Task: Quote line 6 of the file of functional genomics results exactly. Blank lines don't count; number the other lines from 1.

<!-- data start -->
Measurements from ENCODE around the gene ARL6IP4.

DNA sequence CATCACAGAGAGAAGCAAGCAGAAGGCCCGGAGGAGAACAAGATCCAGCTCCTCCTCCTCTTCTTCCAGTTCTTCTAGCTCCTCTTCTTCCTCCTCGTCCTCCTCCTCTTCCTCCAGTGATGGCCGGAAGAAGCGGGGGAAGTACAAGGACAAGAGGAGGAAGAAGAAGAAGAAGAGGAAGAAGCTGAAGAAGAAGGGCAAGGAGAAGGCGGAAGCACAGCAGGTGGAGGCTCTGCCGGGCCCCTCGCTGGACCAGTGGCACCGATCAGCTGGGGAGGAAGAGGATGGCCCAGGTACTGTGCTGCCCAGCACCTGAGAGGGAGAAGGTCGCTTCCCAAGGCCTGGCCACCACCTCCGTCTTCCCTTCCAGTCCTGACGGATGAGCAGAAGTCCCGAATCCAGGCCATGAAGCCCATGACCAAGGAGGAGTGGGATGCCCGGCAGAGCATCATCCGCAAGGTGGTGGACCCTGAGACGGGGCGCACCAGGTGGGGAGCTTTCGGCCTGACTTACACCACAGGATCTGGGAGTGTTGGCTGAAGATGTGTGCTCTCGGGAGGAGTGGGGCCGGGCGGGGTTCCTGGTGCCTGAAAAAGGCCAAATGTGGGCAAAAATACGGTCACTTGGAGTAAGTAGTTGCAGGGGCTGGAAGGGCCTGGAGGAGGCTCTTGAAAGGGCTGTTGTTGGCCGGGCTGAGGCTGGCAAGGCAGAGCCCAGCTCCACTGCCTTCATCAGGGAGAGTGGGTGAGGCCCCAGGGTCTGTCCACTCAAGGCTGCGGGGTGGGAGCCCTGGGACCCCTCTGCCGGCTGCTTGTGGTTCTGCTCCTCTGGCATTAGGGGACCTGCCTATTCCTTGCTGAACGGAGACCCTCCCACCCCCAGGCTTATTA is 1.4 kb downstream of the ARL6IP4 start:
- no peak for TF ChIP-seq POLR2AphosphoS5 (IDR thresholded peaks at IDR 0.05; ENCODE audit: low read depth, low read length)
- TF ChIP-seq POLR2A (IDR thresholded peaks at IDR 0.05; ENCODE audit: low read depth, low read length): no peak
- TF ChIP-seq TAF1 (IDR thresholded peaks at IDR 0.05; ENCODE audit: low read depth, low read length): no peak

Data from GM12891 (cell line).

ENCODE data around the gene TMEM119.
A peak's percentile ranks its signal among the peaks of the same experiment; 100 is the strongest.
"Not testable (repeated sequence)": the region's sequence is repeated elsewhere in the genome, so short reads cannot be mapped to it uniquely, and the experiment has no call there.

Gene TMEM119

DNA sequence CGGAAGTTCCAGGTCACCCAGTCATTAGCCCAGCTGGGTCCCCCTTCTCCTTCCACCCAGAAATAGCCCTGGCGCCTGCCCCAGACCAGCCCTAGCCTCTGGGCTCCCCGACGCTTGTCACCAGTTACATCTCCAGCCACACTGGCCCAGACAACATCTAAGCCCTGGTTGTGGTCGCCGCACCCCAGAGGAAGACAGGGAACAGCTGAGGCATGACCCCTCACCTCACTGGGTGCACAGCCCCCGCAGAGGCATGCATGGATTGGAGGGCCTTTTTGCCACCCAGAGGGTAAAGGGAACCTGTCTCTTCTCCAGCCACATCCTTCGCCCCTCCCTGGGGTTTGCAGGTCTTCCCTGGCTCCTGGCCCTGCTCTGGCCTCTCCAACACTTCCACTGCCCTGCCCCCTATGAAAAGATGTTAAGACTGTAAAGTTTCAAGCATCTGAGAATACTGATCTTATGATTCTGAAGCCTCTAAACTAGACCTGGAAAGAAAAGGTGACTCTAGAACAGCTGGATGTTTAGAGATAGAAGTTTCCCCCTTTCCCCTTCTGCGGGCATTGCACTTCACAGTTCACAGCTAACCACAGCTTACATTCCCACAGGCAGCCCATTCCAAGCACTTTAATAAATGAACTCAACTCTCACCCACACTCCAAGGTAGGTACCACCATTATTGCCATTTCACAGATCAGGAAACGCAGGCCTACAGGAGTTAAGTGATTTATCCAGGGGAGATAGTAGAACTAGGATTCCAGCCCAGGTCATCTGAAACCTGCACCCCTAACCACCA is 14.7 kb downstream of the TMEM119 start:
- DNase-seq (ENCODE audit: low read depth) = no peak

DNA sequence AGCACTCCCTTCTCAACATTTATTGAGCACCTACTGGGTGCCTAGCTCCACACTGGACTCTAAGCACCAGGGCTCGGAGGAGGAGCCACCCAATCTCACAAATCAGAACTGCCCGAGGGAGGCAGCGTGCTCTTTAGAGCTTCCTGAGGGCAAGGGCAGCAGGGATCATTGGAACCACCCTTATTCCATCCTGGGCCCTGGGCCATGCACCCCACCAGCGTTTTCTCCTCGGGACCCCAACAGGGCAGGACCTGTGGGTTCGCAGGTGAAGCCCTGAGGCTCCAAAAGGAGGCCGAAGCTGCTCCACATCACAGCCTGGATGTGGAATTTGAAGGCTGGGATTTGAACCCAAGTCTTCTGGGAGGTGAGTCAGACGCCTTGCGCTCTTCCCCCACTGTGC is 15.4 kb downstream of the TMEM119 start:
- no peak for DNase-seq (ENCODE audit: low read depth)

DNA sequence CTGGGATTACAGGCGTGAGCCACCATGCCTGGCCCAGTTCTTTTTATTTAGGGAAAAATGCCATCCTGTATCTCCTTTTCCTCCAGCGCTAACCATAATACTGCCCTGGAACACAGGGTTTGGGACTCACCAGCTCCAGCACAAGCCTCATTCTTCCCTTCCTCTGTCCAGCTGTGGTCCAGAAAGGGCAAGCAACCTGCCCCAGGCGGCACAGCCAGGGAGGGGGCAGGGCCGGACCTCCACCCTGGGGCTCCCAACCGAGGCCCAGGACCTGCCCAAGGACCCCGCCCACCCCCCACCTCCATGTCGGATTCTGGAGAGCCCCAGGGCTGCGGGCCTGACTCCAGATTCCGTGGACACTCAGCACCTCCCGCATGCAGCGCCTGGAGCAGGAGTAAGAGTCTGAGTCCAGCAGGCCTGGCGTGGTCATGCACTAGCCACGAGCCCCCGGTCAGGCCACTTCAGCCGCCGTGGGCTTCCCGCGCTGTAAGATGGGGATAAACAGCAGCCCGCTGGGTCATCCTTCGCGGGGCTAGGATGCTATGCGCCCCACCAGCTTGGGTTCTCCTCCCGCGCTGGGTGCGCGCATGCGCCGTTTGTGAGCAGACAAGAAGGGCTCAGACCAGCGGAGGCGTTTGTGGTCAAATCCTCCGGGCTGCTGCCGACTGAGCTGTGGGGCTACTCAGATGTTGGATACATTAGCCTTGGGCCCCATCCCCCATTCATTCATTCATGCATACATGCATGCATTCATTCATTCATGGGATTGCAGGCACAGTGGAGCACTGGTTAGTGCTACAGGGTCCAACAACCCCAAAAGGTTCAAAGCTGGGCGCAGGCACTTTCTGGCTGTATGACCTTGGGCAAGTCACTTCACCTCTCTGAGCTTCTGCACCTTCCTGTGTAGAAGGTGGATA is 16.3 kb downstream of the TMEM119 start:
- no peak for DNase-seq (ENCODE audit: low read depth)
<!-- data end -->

Data from GM12891 (cell line).